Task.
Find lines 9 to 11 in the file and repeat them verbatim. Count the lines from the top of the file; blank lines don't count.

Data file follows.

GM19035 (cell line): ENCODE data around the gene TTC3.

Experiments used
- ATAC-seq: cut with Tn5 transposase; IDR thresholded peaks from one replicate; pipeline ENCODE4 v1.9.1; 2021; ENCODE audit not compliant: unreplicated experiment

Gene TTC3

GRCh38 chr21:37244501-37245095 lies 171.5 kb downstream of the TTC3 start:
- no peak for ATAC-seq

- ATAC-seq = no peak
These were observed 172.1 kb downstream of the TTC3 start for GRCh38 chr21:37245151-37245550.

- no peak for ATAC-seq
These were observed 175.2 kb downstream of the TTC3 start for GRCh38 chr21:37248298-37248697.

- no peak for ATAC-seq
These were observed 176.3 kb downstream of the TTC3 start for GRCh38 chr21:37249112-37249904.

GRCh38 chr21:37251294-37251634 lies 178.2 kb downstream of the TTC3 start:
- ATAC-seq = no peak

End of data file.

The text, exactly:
- no peak for ATAC-seq
These were observed 175.2 kb downstream of the TTC3 start for GRCh38 chr21:37248298-37248697.

- no peak for ATAC-seq